I thought that some of the confusion surrounding Clause 42 had arisen as a result of the original Press notice issued by the Inland Revenue, to which the Chief Secretary referred in Committee. The right hon. Gentleman admitted then that it had been a little misleading. Although I did not serve on the Committee I have read the passage in question. The Chief Secretary assured the Committee that transfers involving husband and wife would not be associated operations for the purpose of the Bill.Until a few moments ago, when I saw a letter written by the Chief Secretary, dated 7th March, to my hon. Friend the Member for Gloucestershire, South (Mr. Cope) we had hoped that this would be a short debate. That letter has raised the whole question yet again and we shall have to start where we began the debate in Committee. During the course of the Bill the Chancellor has constantly made it clear that he has no wish to inhibit transfers between husband and wife. On many occasions he has emphasised the great benefit the Government are giving to the community generally by allowing these transfers in a more generous way than was the case hitherto. Many delegations have been to see Treasury Ministers. I take one example, the delegation from the CBI which was concerned about small businesses. I can speak only on the basis of hearsay since I was not present. This delegation, like others, has been told by the Chief Secretary or other Ministers that if only the business man arranges his affairs in a sensible way and takes full advantage of the avoidance devices, which Treasury Ministers are prepared to explain to the business man, the full rigours of this tax will be much mitigated. When Ministers speak from the Treasury Bench they constantly sound off about the evils of avoidance and how they are doing their best, as public-spirited citizens, to stop these loopholes. On the other hand, when delegates see Ministers they are told of the ways in which liability for capital transfer tax can be mitigated. The transfer between husband and wife has been demonstrated on several occasions as being one of those means. I shall not be breaching any confidences if I say that in private meetings my hon. Friends have an expression known as the "Gilbert and Sullivan Shop." I understand this to be a shorthand expression for explaining the kind of transactions which the Government understand might go on to minimise capital transfer tax liability. In spite of what was said in Committee a nagging doubt remains about Clause 42 which is much aggravated by this letter, to which I shall refer. Treasury Ministers come and go, some rather faster than others, but the Inland Revenue's obsession about tax avoidance goes on for ever. Frequently its obsession about stopping up the tax avoidance loopholes leads to considerable fall out that is contrary to the interests of the ordinary taxpayer. The right hon. Gentleman may be certain of the Government's intentions on Clause 42 but in some mysterious way, as has often happened in the past, we may find the Revenue, in subsequent years when new Treasury Ministers have taken office contesting some transactions between husband and wife. In that situation the Inland Revenue may convince those new Ministers that what they are doing is fully within the terms of the clause. I turn to the Chief Secretary's letter received today. It is confusing. It says:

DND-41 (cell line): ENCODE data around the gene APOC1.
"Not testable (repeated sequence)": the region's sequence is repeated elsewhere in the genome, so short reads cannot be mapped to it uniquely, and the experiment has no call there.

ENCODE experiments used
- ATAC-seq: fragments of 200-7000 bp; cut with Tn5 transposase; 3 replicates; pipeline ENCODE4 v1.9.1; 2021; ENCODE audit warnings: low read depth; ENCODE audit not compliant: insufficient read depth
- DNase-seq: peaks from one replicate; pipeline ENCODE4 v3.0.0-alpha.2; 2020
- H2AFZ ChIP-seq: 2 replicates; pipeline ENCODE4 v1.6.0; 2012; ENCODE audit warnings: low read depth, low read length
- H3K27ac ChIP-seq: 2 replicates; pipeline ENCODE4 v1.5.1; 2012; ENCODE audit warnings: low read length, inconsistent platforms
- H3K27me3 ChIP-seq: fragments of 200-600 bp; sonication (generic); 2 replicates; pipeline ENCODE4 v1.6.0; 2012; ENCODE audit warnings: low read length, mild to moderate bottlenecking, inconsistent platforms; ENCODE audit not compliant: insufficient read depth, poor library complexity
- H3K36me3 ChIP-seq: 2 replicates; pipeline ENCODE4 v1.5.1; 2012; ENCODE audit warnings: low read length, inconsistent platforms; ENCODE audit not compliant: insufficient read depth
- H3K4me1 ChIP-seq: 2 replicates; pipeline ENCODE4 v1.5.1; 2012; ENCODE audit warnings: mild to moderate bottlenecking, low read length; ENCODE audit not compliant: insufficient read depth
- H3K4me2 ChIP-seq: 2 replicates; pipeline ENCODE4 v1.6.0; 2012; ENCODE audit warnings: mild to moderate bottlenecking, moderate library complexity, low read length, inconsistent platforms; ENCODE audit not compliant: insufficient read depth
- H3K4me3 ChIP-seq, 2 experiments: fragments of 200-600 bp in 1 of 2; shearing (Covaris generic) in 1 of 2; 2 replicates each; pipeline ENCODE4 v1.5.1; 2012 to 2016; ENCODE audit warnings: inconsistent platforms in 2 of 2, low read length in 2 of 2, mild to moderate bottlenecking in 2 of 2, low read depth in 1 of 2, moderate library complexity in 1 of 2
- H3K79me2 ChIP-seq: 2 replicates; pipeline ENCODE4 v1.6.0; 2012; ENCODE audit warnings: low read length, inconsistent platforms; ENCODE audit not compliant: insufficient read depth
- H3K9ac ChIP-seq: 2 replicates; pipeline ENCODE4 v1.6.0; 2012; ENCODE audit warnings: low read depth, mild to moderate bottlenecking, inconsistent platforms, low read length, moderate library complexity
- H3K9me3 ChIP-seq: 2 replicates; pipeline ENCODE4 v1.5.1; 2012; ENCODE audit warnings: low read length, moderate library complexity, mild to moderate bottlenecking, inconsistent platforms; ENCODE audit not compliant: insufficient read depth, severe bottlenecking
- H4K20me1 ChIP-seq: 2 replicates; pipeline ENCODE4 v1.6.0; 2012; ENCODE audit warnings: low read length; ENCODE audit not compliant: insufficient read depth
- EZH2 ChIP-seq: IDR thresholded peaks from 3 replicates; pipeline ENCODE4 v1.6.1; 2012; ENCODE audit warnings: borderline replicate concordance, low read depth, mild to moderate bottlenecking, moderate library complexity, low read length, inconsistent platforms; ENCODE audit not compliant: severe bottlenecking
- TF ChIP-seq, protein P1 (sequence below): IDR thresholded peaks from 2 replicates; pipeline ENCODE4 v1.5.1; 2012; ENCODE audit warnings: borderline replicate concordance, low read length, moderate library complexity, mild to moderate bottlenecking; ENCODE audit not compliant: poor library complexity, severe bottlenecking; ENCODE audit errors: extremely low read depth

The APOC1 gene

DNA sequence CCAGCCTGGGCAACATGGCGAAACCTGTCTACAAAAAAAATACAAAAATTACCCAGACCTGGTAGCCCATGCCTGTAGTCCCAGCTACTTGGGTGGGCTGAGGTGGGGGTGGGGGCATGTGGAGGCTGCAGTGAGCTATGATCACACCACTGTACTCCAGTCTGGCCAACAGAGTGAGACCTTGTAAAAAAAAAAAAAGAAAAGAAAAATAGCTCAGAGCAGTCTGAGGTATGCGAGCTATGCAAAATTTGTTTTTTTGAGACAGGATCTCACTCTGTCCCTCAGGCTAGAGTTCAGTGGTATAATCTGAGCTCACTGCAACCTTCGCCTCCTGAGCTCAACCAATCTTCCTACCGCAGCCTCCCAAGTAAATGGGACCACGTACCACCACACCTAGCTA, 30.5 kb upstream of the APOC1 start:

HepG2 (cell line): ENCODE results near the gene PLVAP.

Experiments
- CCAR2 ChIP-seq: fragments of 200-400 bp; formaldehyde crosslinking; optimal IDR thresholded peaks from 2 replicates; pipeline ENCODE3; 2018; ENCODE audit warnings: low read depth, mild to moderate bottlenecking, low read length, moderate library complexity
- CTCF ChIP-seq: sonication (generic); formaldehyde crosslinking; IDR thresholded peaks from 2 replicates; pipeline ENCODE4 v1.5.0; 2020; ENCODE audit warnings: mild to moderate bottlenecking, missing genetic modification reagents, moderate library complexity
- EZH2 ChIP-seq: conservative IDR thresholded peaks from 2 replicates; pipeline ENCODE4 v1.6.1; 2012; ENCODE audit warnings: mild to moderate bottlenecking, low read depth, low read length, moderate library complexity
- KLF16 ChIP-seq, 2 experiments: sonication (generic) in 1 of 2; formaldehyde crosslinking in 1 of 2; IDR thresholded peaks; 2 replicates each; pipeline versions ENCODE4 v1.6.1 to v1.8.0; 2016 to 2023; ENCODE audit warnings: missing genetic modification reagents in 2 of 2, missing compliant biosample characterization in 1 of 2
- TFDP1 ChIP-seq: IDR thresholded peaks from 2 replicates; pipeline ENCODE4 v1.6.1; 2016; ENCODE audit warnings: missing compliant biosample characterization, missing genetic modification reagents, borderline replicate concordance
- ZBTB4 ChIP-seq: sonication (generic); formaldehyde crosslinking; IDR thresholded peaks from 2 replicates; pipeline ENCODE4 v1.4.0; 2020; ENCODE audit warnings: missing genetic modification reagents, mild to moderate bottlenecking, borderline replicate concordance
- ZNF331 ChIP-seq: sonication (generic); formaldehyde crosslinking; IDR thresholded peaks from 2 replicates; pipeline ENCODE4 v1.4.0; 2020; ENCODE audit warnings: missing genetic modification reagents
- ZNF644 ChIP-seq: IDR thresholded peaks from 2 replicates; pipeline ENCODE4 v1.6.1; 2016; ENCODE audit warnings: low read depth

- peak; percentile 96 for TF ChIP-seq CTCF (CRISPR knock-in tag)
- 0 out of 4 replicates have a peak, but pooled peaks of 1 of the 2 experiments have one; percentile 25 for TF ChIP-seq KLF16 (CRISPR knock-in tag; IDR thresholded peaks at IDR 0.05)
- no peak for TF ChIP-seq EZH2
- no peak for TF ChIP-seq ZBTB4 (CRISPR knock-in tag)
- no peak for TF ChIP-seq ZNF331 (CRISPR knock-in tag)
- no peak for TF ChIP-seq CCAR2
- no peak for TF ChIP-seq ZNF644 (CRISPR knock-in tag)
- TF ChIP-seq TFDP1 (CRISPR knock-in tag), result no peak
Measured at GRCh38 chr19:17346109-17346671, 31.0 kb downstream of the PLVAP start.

If there is a condition in the transfer, the situation could arise where Clause 42 might override paragraph 1 of Schedule 6. Where there is a condition, we are perhaps moving nearer to the "associated operations" type of case. The letter continues :" In a blatant case where a transfer by husband to wife was made on condition that the wife should at once use the money in making gifts to others, a charge on a gift by the husband might arise under the clause."